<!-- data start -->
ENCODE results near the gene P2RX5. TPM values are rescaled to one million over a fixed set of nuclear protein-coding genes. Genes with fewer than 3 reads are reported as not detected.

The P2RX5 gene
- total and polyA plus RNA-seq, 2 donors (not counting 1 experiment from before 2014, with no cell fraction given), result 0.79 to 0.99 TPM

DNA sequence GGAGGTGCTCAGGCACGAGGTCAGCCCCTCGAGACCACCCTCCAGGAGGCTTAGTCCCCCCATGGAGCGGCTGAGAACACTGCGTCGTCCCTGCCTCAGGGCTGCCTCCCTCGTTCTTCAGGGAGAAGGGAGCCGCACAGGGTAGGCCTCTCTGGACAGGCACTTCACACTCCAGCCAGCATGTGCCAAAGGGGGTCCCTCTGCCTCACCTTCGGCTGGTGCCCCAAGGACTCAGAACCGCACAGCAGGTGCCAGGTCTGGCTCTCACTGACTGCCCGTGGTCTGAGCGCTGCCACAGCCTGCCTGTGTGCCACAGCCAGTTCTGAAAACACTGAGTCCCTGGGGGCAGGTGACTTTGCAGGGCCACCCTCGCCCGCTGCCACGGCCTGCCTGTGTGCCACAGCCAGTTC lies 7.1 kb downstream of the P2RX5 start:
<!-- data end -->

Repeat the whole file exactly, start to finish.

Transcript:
ENCODE results near the gene P2RX5. TPM values are rescaled to one million over a fixed set of nuclear protein-coding genes. Genes with fewer than 3 reads are reported as not detected.

The P2RX5 gene
- total and polyA plus RNA-seq, 2 donors (not counting 1 experiment from before 2014, with no cell fraction given), result 0.79 to 0.99 TPM

DNA sequence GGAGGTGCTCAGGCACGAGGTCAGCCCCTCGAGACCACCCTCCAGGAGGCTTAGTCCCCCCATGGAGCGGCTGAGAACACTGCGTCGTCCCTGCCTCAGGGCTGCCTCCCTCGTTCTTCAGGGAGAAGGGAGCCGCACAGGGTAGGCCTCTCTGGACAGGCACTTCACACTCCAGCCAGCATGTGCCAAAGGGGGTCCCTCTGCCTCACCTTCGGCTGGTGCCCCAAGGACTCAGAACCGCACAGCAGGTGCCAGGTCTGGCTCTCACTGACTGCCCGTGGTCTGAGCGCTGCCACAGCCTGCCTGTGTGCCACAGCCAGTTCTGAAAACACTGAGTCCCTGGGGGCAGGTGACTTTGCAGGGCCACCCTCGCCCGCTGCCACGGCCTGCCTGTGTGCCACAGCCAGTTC lies 7.1 kb downstream of the P2RX5 start: